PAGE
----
But, you know, but again, it’s like, it’s a job. Yeah, I mean, it’s really, I really enjoy my job, and like I say, it’s like I’m really lucky, but I don’t know how many times I say that I’m lucky. I’m doing a job I had tremendous amount of interest in.

And then, but end of the day, I, you know, I just want to go home and then look at my kids and then play with her and then hang out with my wife. Yeah, that’s awesome. Yeah.

I think at the end of the day, that’s what a lot of people want, you know, and it’s. But it is beautiful that you’re able to do what you want to do during the day. I feel very grateful that I’ve been able to carve out a path.

And, I mean, technically, I’m at work right now, and this is pretty cool. Yeah, we designed it that way. So before that we were.

I wanted to kind of dive in quickly to technology side. You guys are, you guys are developing your own technology. I’m wondering, you know, it’s a hot topic right now.

Are you guys utilizing AI in any way? And if you are, how are you integrating AI into the pipeline? Well, I think I’m not super technical, so I can’t really explain what’s behind the scene about AI because that’s very, very technical computer algorithm and the two is you as a 3d artist and me. AI has been out there for many, many years. So we use it already.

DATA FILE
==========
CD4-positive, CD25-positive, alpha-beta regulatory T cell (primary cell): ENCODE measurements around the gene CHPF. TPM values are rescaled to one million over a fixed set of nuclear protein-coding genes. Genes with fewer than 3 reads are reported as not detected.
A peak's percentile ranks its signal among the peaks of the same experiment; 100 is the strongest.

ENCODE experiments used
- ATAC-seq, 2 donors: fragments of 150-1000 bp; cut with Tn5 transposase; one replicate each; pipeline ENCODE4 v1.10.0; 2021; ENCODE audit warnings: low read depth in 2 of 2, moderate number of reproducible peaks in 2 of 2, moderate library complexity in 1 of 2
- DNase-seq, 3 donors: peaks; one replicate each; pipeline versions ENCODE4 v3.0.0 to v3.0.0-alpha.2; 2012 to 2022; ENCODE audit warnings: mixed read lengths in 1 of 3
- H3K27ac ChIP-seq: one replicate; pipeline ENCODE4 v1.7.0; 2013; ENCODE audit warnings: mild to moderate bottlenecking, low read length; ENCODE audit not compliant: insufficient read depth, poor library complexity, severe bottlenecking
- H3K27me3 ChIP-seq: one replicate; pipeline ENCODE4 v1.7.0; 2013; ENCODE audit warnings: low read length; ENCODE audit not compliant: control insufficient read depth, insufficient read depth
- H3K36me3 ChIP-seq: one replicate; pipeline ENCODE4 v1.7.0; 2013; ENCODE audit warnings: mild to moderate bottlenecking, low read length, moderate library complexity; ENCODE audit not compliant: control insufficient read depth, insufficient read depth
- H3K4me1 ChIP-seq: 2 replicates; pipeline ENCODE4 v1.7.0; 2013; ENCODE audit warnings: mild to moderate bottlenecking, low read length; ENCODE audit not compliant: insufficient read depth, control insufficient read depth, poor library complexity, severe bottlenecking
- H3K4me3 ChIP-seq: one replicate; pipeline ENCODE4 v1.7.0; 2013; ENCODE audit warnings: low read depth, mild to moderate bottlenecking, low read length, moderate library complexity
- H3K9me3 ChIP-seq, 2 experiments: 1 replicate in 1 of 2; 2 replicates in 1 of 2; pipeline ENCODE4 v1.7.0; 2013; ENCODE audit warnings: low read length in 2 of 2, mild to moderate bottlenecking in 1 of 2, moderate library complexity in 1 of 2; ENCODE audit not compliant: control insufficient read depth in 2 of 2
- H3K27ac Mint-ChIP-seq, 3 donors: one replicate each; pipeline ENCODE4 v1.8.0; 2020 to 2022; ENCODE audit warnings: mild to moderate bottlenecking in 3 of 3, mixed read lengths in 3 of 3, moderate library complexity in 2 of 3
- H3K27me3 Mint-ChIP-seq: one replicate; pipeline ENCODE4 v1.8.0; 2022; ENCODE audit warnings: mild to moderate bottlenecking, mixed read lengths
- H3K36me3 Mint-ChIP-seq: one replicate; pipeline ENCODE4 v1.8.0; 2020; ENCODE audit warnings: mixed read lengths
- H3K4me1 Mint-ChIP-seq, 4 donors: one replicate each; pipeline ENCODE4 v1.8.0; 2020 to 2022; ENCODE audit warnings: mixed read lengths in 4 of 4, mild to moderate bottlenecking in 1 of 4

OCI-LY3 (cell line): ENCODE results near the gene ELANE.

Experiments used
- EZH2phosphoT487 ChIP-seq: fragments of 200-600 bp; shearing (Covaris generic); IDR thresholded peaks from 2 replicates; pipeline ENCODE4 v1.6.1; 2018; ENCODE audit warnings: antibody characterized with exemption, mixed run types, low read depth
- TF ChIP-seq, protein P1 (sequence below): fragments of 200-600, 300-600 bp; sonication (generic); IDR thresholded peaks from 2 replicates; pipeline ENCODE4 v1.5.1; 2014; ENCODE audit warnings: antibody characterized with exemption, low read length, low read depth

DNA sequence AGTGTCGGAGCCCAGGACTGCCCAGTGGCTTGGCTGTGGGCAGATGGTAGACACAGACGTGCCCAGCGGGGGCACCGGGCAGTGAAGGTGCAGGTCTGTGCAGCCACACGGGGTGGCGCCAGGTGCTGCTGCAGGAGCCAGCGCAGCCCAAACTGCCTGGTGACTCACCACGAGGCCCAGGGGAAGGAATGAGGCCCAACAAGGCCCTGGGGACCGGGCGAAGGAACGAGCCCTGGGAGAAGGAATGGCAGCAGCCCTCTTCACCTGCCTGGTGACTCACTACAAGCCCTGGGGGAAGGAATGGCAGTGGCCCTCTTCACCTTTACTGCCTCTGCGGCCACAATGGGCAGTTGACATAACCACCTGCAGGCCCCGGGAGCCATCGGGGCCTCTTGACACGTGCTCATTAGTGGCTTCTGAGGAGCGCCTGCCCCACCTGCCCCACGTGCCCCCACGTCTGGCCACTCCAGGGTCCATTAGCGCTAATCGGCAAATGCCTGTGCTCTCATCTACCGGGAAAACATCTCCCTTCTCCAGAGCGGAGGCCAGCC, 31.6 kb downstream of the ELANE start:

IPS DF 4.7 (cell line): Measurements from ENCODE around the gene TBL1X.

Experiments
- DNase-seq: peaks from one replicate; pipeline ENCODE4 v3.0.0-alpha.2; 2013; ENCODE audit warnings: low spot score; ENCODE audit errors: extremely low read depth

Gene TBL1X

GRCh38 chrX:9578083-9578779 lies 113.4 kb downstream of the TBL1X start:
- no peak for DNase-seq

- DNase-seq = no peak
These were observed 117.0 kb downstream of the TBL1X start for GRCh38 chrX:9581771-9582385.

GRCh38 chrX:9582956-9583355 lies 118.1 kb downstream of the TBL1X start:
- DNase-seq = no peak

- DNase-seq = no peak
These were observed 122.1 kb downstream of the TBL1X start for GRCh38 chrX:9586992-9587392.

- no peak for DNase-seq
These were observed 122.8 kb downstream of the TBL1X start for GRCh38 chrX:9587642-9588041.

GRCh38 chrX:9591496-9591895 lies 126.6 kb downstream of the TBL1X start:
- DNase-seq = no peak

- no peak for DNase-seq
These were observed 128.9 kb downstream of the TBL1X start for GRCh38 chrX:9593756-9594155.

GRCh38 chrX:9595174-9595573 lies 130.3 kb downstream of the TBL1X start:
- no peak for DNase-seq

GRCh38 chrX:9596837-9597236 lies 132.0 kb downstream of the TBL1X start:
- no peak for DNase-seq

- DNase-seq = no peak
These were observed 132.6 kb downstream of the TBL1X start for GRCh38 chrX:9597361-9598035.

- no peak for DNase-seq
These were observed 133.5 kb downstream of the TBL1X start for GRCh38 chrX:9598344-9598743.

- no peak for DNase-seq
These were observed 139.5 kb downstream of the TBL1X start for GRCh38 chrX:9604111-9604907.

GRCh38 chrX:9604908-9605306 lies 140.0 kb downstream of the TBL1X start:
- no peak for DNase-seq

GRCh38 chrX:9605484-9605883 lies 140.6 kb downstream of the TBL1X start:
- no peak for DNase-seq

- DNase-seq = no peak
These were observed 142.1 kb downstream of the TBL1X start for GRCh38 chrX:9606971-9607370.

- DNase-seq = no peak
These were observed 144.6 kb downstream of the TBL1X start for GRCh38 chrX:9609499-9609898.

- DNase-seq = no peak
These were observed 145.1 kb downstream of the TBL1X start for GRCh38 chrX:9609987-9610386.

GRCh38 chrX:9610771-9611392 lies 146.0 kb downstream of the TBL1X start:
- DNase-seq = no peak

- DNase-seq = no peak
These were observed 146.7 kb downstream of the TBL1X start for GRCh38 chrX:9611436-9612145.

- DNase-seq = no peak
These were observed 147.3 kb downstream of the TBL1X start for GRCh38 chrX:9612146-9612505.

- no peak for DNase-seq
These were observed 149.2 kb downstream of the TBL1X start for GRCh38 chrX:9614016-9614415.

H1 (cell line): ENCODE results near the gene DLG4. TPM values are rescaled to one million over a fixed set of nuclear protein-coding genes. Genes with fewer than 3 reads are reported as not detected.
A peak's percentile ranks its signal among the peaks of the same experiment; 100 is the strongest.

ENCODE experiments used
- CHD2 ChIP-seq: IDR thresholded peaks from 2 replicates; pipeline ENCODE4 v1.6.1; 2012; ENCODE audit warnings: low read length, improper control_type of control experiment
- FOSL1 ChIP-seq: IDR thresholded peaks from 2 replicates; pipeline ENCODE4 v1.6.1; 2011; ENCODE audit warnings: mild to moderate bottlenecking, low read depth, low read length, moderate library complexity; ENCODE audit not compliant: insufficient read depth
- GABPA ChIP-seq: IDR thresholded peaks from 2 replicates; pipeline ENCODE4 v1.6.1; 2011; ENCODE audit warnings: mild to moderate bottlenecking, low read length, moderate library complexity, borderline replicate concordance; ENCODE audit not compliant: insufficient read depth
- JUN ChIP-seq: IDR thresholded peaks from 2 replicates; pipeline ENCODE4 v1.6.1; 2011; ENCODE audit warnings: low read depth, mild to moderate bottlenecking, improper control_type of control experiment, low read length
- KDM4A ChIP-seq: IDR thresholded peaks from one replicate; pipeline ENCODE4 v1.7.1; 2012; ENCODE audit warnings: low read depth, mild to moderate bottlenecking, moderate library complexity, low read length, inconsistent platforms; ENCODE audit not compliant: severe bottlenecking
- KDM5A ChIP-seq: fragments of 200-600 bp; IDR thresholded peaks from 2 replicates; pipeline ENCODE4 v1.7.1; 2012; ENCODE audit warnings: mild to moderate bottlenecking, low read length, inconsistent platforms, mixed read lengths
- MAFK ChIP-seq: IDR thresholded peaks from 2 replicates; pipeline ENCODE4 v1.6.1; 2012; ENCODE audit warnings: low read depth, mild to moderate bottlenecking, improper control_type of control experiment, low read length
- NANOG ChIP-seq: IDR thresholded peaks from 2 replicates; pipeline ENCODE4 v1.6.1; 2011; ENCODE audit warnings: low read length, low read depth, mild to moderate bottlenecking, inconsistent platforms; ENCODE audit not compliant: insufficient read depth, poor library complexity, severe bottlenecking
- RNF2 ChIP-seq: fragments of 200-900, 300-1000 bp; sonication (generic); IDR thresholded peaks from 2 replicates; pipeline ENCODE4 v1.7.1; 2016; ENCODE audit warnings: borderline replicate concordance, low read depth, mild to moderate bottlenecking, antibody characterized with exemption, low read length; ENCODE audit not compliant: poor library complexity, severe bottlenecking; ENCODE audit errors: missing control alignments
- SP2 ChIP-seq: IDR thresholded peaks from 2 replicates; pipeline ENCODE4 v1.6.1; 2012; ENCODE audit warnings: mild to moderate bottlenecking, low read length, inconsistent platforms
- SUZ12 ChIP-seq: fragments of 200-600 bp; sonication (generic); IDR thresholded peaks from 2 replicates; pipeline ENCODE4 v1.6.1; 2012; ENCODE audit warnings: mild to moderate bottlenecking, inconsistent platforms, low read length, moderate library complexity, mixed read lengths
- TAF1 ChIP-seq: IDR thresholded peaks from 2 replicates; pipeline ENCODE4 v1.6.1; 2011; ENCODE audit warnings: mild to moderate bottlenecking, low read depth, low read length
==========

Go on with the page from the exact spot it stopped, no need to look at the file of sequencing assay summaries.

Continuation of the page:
Is not something new to us. No. A lot of stuff we use in computer graph is already AI and then.

Right. But I do know now this whole new chat, GBT manipulation of human face and the Voice. That sounds really scary.

Yeah. However, this is something, you know, when the news newspaper show up years, many, many years ago was scary to people and when the, you know, when the Internet started, it was very scary to people. I think that the AI, you know, just something happened in our generation and then.

But I think we have to be really smart about it. It just like I do worry about a lot of fake news, a lot of news, you know, people especially either younger, older generation, they accepting like news or, or information without any second thoughts. I think, right.

I think, I think, I think for younger generation, especially like now you have daughter, I think, you know, AI is coming, you know, this, all this new tech technology coming and we really need to like educate them, you know, how we use them correctly. But sorry, back to your question about how we use AI for Pixar. We, I mean there’s a lot of talk about it and then, but at the same time we all know we already using it.

So I heard a lot of people talking about how, use, how to use AI to generate like story and script and that part, I mean, I think that’s a pro and con, you know, I mean most of people, they don’t like it, but the Kong side is they can generate idea or outline very quickly, but you still need a human to refine it, you know. But at the same time, I just feel like, you know, I don’t feel like I am technical or the right person to talk about it because it is a hot topic. I know.